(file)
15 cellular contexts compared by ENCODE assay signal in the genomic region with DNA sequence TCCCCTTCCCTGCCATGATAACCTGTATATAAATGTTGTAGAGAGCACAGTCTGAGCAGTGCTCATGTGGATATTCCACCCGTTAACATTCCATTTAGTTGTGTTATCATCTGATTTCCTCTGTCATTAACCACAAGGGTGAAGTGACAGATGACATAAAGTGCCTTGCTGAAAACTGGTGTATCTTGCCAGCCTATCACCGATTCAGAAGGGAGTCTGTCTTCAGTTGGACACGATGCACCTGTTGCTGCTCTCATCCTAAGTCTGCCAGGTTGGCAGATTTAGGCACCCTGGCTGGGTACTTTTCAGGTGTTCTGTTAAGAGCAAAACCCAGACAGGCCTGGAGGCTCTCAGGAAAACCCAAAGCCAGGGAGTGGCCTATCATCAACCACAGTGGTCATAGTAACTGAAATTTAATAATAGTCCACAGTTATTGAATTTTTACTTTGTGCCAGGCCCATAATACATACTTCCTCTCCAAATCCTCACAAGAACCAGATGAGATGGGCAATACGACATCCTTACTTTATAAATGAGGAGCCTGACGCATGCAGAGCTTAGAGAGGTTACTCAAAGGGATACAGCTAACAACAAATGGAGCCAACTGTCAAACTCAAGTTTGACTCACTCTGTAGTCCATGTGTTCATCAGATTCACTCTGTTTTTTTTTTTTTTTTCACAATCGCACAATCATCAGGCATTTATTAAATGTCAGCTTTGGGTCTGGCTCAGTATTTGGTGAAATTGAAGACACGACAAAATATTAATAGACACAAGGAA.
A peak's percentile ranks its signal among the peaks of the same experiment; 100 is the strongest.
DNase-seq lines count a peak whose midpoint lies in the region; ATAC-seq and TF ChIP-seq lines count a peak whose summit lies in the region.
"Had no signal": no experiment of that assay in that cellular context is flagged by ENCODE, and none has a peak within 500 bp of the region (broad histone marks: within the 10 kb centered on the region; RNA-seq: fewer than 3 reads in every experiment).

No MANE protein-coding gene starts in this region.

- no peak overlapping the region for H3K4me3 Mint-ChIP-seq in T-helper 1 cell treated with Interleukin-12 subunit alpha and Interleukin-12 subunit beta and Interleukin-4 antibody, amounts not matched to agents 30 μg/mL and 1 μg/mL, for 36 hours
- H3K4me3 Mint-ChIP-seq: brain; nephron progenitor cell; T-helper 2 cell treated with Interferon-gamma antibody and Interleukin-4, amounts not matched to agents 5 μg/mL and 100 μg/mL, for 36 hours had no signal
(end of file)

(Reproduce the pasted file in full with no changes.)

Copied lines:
15 cellular contexts compared by ENCODE assay signal in the genomic region with DNA sequence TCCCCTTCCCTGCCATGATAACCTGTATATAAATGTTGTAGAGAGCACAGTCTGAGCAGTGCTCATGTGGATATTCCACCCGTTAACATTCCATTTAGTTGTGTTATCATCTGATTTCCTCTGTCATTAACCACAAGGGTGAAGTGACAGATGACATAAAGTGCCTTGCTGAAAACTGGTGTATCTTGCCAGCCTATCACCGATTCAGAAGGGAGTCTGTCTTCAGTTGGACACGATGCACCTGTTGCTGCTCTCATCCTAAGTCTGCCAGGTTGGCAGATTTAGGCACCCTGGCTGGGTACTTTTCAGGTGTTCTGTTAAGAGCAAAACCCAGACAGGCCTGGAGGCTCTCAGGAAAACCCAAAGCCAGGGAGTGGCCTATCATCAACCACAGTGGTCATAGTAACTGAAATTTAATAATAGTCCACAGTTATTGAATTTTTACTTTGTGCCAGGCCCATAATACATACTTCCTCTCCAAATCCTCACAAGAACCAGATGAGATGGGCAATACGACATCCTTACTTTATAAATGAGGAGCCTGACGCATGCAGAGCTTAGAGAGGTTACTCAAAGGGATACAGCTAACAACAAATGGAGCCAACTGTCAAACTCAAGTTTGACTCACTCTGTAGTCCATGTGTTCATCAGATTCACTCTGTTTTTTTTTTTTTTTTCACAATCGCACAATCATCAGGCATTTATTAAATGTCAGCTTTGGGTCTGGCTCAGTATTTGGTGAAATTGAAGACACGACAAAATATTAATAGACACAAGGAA.
A peak's percentile ranks its signal among the peaks of the same experiment; 100 is the strongest.
DNase-seq lines count a peak whose midpoint lies in the region; ATAC-seq and TF ChIP-seq lines count a peak whose summit lies in the region.
"Had no signal": no experiment of that assay in that cellular context is flagged by ENCODE, and none has a peak within 500 bp of the region (broad histone marks: within the 10 kb centered on the region; RNA-seq: fewer than 3 reads in every experiment).

No MANE protein-coding gene starts in this region.

- no peak overlapping the region for H3K4me3 Mint-ChIP-seq in T-helper 1 cell treated with Interleukin-12 subunit alpha and Interleukin-12 subunit beta and Interleukin-4 antibody, amounts not matched to agents 30 μg/mL and 1 μg/mL, for 36 hours
- H3K4me3 Mint-ChIP-seq: brain; nephron progenitor cell; T-helper 2 cell treated with Interferon-gamma antibody and Interleukin-4, amounts not matched to agents 5 μg/mL and 100 μg/mL, for 36 hours had no signal